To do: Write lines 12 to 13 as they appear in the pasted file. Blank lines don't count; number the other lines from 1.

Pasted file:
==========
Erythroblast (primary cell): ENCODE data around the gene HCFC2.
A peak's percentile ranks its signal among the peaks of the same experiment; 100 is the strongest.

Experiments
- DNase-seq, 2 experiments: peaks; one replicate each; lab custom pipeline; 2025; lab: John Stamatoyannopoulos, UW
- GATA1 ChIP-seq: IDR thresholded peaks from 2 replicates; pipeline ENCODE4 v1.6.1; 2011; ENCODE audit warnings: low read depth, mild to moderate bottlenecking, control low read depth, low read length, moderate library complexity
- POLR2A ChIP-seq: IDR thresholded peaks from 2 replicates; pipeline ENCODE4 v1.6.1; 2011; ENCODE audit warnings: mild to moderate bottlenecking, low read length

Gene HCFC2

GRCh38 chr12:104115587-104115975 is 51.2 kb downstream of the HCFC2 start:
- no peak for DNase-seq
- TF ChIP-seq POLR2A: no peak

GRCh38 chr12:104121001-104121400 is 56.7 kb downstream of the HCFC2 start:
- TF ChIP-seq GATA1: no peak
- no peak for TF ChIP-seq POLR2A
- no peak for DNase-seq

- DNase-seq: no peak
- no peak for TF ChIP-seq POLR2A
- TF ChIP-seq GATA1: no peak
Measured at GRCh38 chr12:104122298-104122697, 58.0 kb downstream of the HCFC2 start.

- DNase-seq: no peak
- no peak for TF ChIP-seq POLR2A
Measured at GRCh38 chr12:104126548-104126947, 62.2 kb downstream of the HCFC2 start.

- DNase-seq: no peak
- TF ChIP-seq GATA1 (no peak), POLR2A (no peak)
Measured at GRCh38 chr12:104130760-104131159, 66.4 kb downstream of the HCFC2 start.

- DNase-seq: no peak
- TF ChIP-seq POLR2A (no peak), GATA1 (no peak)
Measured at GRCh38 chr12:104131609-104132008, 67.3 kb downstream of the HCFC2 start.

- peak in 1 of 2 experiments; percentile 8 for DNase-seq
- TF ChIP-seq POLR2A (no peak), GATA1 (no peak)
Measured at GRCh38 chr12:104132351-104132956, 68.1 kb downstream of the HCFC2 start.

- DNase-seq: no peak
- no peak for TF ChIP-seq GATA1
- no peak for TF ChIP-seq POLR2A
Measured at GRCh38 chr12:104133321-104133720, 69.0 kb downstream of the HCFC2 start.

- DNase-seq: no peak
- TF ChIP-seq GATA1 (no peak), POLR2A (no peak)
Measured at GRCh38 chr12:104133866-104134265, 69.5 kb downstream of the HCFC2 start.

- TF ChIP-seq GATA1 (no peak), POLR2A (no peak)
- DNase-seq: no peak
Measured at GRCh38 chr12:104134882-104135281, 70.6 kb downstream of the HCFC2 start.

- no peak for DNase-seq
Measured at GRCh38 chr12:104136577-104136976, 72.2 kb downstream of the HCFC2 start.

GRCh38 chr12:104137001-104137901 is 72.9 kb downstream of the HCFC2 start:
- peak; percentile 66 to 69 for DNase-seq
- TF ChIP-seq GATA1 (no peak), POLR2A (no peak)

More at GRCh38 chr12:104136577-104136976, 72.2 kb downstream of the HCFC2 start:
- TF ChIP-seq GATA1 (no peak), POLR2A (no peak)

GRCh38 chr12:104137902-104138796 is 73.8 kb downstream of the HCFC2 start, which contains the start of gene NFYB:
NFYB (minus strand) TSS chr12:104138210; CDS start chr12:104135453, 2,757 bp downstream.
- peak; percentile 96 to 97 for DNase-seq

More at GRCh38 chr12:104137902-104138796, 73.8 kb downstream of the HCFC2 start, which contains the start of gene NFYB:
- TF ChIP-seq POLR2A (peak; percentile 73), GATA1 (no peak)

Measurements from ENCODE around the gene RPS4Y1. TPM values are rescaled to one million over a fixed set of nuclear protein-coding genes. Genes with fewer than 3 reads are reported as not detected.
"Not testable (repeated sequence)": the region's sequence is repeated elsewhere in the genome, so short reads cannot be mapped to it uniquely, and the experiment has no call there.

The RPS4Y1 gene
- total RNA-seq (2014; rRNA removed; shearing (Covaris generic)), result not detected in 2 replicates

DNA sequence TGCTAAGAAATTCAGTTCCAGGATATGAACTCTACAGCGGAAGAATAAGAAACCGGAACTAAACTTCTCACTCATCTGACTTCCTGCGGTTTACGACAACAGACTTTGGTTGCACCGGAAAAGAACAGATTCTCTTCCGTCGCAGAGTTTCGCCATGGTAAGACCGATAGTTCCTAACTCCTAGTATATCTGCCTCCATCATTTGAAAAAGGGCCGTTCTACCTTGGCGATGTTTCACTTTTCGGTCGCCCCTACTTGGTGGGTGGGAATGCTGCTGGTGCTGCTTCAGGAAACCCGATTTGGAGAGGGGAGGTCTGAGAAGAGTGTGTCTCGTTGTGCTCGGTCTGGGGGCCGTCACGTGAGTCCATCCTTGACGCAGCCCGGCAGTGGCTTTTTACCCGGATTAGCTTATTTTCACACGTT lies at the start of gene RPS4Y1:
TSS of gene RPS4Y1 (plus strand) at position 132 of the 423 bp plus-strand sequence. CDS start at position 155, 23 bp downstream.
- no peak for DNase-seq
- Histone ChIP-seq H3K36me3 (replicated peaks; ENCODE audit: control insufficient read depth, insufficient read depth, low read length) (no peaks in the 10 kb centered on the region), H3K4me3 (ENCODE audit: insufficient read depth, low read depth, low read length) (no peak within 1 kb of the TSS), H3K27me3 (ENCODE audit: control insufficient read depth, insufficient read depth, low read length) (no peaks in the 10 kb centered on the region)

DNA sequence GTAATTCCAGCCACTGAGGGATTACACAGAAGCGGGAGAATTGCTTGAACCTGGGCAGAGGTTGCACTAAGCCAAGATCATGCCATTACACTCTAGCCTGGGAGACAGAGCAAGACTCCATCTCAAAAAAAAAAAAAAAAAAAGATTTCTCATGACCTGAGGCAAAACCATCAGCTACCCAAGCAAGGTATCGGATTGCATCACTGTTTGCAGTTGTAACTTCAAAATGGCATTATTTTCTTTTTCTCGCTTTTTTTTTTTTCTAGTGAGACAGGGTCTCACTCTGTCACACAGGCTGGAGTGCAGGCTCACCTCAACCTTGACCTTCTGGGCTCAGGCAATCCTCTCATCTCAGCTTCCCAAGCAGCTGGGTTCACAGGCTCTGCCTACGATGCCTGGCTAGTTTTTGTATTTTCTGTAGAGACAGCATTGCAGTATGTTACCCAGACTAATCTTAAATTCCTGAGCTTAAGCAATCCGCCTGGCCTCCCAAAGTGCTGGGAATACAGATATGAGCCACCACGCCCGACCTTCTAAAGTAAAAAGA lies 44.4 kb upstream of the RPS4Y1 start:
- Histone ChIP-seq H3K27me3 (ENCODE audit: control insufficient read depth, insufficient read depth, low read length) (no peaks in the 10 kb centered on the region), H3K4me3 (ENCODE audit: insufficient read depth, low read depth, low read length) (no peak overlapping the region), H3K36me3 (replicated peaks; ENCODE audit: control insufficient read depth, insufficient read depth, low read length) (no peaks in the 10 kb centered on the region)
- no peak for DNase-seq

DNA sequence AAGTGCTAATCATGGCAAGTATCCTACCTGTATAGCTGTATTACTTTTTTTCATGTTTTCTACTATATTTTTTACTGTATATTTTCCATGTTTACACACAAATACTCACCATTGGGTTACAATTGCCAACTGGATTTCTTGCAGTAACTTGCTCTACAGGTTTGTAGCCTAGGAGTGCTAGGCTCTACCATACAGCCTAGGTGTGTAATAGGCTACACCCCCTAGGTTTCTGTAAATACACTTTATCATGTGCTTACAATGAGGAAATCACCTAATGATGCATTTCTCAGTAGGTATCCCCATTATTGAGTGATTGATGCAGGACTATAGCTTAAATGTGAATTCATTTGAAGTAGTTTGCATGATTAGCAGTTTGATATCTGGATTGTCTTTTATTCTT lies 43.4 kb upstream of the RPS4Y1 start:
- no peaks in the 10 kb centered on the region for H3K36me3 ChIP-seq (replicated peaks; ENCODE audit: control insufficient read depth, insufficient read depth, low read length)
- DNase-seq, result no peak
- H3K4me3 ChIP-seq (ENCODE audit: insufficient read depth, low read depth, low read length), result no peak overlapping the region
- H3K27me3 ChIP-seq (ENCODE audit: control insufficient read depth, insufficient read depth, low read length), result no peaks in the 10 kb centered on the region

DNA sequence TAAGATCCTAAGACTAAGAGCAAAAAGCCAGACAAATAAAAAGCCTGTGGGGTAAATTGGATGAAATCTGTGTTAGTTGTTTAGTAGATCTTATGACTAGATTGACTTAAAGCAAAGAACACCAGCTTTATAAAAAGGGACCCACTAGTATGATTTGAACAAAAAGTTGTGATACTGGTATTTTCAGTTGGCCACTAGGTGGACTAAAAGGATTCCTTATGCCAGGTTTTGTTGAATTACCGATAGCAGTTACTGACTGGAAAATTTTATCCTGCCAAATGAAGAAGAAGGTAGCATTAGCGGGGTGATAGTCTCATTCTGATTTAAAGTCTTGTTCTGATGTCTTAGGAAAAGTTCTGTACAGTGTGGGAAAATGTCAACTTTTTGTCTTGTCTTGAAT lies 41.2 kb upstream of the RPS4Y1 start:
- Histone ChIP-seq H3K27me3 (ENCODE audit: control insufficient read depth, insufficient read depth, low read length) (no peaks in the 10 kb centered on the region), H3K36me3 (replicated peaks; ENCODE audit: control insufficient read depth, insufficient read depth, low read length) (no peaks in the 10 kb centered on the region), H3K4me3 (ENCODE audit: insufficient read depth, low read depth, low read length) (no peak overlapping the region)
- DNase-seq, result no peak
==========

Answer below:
- TF ChIP-seq GATA1: no peak
- no peak for TF ChIP-seq POLR2A